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  • I don't speak those languages.

  • In fact, very few people do.

  • They're used only by a handful of people and all those languages are in danger of extinction.

  • There are more than 7,000 languages spoken in the world today.

  • But about a third of those have fewer than 1,000 speakers

  • and according to UNESCO more than 40% of those languages are in danger of extinction.

  • In fact, every fortnight, one of the world's languages disappears forever.

  • When you say dead language, many people think of Latin.

  • But, Latin actually never died.

  • It's been spoken continuously since the time of the Caesars,

  • but it changed very gradually over 2,000 years until it became French, Spanish, and other romance languages.

  • True language death happens when communities switch to other languages

  • and parent's stop raising their children to speak their old one.

  • When the last elderly speaker dies, the language is unlikely ever to be spoken fluently again.

  • If you look at this chart which measures the world's languages in terms of their size and their state of health,

  • you can see that most languages are ranked in the middle.

  • English, like just a few other dominant languages, is up at the top left-hand corner.

  • It's in a really strong state.

  • But if your language is down here in the bottom right-hand corner of the graph,

  • like Kayapulau from Indonesia or Kuruaya from Brazil, you are are in serious trouble.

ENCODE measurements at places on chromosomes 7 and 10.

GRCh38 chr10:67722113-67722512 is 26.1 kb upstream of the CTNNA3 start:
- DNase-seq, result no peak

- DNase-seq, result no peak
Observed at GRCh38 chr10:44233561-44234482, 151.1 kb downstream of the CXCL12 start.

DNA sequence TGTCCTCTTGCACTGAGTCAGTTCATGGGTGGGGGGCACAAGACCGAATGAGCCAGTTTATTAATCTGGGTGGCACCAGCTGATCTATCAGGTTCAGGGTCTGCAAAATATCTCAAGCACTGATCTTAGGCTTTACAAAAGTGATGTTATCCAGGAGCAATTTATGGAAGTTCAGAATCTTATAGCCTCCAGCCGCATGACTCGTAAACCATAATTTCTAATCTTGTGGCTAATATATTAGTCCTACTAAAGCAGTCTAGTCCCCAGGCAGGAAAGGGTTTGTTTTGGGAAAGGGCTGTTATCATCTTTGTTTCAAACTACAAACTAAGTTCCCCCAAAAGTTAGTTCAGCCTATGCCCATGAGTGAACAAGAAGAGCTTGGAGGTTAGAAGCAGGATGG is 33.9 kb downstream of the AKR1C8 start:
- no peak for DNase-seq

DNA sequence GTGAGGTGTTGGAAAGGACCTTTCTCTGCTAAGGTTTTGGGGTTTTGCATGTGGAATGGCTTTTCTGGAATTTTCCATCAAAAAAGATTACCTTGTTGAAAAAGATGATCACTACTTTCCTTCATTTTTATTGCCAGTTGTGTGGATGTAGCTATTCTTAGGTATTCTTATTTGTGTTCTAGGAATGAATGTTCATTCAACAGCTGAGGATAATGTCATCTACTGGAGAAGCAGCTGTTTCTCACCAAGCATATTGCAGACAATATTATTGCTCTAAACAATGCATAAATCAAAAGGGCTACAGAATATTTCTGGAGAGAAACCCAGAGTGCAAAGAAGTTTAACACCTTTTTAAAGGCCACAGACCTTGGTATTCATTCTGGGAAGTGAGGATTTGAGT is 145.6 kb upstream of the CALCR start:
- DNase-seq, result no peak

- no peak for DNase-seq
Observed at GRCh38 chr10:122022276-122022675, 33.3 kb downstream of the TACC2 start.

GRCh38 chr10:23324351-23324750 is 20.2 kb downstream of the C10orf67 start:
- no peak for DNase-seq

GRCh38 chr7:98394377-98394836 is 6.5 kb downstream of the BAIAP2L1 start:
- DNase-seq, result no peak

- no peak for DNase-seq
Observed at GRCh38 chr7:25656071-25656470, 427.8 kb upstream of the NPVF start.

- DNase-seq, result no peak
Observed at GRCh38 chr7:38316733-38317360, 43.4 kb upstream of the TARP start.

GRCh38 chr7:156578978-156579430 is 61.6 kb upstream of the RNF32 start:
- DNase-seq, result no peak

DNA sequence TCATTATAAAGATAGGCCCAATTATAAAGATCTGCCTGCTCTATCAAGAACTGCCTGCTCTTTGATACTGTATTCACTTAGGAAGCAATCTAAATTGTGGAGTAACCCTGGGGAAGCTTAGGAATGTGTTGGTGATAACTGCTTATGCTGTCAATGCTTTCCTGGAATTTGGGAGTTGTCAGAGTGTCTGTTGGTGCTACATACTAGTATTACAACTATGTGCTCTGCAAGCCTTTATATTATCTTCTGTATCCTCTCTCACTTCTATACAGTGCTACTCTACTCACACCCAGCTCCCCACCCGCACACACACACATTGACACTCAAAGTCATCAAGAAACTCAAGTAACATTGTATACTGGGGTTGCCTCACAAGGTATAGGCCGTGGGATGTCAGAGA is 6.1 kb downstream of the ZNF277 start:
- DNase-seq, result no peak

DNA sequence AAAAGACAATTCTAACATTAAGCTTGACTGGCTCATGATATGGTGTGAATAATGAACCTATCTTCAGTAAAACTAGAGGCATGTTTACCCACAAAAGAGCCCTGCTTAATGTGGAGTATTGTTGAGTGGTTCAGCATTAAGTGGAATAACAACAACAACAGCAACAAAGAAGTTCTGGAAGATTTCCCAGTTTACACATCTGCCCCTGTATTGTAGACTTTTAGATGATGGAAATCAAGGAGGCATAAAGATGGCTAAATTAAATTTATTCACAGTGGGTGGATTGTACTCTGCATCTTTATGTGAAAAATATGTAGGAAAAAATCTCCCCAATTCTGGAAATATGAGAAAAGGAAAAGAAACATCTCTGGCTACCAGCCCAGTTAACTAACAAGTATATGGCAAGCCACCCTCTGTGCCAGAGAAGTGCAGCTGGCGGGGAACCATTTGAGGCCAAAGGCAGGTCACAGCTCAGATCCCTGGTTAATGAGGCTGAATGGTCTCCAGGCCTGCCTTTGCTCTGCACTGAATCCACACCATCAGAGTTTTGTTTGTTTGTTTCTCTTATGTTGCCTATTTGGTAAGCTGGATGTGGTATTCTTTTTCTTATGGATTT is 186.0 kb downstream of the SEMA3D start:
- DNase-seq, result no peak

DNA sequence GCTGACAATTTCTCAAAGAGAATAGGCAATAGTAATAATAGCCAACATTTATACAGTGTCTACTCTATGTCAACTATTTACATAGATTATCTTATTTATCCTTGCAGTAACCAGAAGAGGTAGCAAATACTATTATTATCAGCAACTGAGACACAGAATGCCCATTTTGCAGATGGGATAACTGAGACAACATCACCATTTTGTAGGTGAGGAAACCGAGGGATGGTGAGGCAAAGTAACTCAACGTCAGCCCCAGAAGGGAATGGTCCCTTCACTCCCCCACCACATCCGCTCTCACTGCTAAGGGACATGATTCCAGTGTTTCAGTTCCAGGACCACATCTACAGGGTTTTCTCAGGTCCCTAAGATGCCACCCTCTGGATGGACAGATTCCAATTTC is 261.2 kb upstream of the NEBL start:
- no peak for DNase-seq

• In the bad, old days governments just banned languages they didn't like.

  • But sometimes the pressure is more subtle.

  • Any teenager growing up in the Soviet Union soon realized that whatever language you spoke at home, mastering Russian was going to be the key to success.

  • Citizens of China, including Tibetans,

  • as well as speakers of Shanghainese or Cantonese face similar pressure today to focus on Mandarin.

  • Once a language is gone, well,

  • it usually goes the way of the dodo.

  • Just one language has ever come back from the dead: Hebrew.

  • It was extinct for two millennia

  • but Jewish settlers to Palestine in the early 20th centuries spoke different languages back in Europe

  • and they adopted Hebrew on their arrival as their common language.

  • It became Israel's official language when the country was fully established in 1948 and now had seven million speakers.

  • Now Hebrew is the world's only fully revived language but others are trying.

  • Cornish spoken in southwestern England died out two centuries ago.

  • But today there are several hundred speakers of the revived language.

  • Practicality aside, human diversity is a good thing in it's own right.

  • Imagine going on an exciting holiday only to find that the food, clothing, buildings, the people, and yes, the language was just the same as back home.

  • Oliver Wendell Holmes put it well,

  • "Every language is a temple in which the soul of those who speak it is enshrined."

  • Moving that soul of the people from a temple into a museum just isn't the same thing.

I don't speak those languages.

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B1 US language hebrew spoken extinction temple latin

Why do languages die? | The Economist

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    Samuel posted on 2018/10/21
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